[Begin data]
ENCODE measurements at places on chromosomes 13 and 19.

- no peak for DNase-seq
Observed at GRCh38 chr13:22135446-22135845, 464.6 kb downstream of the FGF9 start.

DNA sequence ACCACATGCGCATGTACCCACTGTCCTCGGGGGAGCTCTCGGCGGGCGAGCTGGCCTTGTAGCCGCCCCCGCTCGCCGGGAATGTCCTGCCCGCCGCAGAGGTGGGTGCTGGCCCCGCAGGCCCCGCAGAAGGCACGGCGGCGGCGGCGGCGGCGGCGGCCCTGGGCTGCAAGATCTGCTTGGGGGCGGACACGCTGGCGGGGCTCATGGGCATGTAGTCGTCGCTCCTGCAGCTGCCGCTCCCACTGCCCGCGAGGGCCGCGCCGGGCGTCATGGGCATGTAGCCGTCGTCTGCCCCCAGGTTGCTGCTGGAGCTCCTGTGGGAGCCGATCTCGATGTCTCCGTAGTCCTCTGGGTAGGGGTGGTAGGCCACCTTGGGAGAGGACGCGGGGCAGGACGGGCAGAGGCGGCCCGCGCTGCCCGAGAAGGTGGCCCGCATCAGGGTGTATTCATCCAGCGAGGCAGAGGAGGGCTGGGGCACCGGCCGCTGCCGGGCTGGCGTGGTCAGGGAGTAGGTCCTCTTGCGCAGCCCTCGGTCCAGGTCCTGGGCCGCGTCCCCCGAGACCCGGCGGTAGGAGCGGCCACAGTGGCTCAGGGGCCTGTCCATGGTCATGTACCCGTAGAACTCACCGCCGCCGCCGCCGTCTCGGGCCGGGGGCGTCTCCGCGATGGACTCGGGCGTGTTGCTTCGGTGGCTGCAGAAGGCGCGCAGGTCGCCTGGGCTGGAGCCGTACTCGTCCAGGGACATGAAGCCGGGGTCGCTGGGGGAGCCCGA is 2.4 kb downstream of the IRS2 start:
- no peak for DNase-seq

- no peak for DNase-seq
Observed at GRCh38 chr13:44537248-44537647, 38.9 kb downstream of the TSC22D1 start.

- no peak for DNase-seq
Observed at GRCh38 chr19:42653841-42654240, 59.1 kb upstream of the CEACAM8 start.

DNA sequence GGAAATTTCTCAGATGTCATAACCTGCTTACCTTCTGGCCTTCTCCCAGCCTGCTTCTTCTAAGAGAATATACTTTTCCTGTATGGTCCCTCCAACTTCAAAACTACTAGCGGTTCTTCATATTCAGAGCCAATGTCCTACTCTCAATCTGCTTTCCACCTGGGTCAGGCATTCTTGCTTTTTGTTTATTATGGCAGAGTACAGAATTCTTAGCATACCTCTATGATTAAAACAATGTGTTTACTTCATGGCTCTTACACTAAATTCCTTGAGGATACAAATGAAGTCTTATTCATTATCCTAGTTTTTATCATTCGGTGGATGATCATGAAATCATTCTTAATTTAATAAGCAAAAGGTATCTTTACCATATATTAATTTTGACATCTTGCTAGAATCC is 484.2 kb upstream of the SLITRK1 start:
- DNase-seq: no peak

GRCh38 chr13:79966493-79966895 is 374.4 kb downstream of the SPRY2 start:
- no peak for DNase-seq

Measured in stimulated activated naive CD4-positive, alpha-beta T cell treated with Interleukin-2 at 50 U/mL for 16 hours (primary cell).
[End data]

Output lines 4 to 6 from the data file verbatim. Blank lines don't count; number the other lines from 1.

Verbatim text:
DNA sequence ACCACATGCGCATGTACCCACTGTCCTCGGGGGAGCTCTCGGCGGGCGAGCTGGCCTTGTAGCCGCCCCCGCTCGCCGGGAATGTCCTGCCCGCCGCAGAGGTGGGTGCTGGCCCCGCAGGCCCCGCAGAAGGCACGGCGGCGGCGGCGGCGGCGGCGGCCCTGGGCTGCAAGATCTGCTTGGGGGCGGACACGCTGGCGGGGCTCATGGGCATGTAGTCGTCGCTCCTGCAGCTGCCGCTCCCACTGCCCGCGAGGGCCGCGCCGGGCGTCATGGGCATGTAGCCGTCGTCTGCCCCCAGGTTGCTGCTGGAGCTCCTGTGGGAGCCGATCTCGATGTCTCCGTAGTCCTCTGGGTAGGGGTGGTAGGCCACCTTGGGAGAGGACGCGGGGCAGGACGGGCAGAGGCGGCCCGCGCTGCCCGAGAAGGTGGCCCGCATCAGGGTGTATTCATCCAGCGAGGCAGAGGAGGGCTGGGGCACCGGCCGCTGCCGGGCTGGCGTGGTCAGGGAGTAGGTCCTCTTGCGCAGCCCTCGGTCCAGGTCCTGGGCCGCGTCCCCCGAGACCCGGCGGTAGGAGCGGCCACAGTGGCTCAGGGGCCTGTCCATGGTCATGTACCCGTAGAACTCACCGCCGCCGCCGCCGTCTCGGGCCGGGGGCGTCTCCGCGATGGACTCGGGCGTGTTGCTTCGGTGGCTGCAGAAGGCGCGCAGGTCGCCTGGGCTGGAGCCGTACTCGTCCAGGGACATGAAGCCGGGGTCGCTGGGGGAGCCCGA is 2.4 kb downstream of the IRS2 start:
- no peak for DNase-seq

- no peak for DNase-seq